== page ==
As in previous years, the EESC was present at the High Level Political Forum (HLPF), from Tuesday, 16 July, to Thursday, 18 July 2019. The HLPF is the United Nations central platform for follow-up and review of the 2030 Agenda for Sustainable Development and the Sustainable Development Goals.
On 16 September, the Diversity Europe Group held its Extraordinary meeting in Helsinki (Finland) - at the Auditorium (Annex Building of the Parliament).
The meeting entitled Boosting EU competitiveness – 3 pillars for sustainable growth will mainly focussed on bioeconomy and climate neutral Europe, digitalization and infrastructure in transport sector.
This public hearing will look at ways to implement the 17 SDGs by addressing social concerns in full synergy with environmental and economic ones, reducing social inequalities and more fairly distributing the burden of transformation towards a sustainable Europe.
The NAT Section will hold a debate on "Circular Economy Strategies and Roadmaps: Cooperation and Inclusion" at its meeting of 23rd May.
The adoption of the UN Sustainable Development Goals in 2015 represents a turning point in the way the international community has decided to tackle global issues by bringing together economic, environmental and social dimensions in an integrated manner. The economy should be an enabler for achieving the Sustainable Development Goals. It is therefore time to reflect upon a possible transition to a new economic model, which allows both people and planet to thrive and prosper.
On 27 February, the NAT Section will debate the EU Reflection Paper and the way forward with representatives from the EU institutions and civil society stakeholders, with a view of providing input to the preparation of the EESC opinion on this topic.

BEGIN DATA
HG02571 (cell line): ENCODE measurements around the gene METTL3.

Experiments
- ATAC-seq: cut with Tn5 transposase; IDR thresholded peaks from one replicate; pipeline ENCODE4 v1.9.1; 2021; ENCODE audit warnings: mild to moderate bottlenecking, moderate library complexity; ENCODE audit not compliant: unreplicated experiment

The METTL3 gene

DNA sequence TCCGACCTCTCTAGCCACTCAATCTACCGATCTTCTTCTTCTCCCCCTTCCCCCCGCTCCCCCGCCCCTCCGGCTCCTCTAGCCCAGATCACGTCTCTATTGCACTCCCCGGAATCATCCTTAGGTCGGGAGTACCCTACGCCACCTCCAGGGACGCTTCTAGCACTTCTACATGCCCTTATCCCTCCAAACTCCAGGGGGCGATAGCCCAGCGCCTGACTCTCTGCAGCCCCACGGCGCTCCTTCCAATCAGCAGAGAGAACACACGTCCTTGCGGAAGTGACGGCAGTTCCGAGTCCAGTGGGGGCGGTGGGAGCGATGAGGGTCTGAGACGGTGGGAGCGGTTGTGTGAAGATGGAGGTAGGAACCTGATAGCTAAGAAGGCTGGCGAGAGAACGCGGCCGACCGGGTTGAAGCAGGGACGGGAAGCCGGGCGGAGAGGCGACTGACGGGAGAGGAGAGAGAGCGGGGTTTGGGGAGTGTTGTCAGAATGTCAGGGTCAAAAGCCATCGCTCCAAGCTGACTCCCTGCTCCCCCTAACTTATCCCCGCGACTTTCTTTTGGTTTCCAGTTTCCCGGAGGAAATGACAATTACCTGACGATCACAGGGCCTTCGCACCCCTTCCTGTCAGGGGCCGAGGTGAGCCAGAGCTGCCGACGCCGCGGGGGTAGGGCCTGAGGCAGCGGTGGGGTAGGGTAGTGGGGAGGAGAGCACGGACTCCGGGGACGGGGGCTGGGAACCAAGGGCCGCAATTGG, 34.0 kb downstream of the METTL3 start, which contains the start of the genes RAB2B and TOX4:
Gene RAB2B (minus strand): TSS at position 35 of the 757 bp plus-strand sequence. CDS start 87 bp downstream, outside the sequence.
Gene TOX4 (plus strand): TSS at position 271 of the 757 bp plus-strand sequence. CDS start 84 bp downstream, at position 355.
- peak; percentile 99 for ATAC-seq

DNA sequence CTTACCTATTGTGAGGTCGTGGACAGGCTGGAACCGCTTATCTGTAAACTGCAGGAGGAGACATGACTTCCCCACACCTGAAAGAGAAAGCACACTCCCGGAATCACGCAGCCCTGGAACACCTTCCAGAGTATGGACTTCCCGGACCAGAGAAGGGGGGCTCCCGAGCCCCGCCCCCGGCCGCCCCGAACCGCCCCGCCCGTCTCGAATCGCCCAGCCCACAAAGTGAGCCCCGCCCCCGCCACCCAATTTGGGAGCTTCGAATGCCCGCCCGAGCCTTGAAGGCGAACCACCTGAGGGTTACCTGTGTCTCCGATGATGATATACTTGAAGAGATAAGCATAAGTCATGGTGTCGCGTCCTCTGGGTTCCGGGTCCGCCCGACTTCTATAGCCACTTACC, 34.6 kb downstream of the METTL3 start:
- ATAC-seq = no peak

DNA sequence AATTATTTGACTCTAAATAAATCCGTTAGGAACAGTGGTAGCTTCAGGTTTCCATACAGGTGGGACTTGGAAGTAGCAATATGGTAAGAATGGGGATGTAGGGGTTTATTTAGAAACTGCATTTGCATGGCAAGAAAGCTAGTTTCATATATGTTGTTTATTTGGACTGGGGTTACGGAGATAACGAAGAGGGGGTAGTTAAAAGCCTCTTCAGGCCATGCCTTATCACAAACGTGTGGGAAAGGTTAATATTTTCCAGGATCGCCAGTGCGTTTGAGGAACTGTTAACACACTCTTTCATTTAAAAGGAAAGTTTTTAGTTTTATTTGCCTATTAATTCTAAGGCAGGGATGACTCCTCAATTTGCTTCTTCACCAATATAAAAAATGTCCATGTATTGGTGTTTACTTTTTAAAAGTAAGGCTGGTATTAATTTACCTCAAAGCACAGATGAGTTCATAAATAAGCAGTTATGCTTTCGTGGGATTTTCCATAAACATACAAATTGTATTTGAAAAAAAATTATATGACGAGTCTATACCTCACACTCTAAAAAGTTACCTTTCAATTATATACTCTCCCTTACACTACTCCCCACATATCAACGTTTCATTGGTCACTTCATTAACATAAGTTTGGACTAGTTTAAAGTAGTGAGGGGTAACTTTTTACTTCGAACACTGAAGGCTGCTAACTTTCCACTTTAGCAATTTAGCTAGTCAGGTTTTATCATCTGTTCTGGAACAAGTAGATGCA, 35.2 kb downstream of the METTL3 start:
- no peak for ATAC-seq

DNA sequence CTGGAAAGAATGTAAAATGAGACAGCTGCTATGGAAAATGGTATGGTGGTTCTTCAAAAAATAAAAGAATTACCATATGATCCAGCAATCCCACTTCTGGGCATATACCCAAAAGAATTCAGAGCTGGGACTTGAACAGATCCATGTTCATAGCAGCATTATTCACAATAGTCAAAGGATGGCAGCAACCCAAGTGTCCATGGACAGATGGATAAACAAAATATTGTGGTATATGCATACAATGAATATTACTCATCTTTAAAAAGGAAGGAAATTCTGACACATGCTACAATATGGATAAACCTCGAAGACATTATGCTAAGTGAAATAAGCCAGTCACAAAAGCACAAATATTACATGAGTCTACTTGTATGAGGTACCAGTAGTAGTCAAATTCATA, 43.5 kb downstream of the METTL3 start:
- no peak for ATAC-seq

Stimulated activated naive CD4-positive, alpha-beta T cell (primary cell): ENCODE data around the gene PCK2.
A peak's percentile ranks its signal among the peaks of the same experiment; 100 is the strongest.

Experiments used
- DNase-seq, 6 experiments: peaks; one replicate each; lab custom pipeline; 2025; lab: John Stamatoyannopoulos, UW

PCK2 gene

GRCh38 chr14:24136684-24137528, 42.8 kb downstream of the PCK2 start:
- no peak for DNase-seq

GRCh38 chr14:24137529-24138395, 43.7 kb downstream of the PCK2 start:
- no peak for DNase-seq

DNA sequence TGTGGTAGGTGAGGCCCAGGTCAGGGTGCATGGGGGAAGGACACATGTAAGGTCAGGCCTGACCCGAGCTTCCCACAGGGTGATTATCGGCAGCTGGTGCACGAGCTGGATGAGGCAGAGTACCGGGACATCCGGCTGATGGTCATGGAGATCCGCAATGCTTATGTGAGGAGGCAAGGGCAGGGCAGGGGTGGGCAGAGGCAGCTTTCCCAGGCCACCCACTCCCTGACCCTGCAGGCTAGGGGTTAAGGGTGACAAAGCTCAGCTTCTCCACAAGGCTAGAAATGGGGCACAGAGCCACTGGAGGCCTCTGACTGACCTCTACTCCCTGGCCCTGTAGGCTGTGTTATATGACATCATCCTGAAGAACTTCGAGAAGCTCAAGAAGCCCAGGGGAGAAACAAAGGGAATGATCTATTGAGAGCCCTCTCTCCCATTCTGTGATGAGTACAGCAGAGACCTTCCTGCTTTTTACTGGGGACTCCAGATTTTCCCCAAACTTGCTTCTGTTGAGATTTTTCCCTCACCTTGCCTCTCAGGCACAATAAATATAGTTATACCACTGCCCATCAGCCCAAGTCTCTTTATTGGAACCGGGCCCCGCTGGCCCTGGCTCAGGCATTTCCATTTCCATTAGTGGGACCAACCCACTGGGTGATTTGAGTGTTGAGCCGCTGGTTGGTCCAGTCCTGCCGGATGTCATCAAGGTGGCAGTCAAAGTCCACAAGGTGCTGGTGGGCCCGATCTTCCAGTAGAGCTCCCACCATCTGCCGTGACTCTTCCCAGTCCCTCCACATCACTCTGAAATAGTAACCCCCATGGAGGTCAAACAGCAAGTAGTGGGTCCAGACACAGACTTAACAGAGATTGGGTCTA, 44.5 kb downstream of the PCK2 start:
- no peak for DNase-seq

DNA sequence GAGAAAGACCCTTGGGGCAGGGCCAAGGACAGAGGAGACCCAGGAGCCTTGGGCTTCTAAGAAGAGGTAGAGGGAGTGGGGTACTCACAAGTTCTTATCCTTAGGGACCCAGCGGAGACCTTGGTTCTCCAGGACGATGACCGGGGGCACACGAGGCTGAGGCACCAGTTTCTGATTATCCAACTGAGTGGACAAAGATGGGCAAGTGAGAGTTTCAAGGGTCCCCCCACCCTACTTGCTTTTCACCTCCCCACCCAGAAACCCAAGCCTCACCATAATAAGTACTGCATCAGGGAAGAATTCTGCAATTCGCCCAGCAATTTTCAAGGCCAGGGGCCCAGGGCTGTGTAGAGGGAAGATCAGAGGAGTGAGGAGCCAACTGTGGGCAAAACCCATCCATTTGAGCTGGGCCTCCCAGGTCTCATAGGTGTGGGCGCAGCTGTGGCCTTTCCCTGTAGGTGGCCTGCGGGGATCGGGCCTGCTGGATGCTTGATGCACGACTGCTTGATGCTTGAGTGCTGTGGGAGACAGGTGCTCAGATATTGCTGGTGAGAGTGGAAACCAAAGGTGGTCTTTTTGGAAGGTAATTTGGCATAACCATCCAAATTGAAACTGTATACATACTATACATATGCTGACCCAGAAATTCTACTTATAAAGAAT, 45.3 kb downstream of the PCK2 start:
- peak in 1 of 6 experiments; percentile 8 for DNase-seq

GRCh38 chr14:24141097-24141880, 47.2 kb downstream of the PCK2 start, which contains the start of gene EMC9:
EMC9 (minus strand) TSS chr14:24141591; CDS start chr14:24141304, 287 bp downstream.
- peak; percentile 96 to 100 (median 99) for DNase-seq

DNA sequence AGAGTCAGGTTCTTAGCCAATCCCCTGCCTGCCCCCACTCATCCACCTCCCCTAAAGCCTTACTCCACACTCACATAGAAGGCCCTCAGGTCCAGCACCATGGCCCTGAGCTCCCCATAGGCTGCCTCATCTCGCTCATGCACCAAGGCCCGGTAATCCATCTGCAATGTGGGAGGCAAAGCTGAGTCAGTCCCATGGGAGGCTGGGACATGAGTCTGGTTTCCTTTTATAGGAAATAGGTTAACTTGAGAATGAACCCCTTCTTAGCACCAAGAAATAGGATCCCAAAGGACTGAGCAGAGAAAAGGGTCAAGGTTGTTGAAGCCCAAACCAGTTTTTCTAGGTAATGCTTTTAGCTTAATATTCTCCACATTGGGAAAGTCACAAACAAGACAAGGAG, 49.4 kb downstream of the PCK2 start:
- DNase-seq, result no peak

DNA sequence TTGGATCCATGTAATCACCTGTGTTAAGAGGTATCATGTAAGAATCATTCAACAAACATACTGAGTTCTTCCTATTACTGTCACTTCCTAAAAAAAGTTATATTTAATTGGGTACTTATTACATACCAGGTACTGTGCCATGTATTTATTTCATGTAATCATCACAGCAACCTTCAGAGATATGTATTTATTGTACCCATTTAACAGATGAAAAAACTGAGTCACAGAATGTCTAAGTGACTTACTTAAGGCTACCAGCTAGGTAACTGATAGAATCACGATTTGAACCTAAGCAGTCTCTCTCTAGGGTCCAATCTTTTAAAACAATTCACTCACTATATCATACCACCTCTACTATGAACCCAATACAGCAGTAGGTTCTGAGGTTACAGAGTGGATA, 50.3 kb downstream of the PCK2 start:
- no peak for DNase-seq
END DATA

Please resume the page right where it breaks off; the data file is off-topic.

The Civil Society Days 2019 will take place at a crucial moment for Europe, namely after the Sibiu Summit and the European elections and ahead of the constitution of the new European Parliament and European Commission.
Current pressures on our democratic systems are threatening fundamental values (respect for human rights, individual liberty, equality, the rule of law) and the civil society space within the European Union. The alarming consequence is an erosion of democracy and restricted civic space in several parts of the EU.
Against this backdrop and in consideration of the transformation processes the EU is facing, namely on economic, energy and ecological, social, and democratic and participatory level, this year's Civil Society Days will focus on two main pillars, Democracy and Sustainability, and will explore their links and interactions.
On 12 February, the Sustainable Development Observatory will hold a debate on the EU Reflection Paper on Sustainable Europe by 2030. It will then look at several national strategies and processes involving civil society actors.
Successful experiences and promising practices from the 2021 EESC Civil Society Prize
The study provides an overview of the extent to which a selection of national post-COVID-19 Recovery and Resilience Plans have adopted the principles of wellbeing economy and sustainable development. A key focus of the report is assessing the extent to which representatives of civil society have contributed to the plans and on their envisaged future role in the implementation of the planned reforms and investments.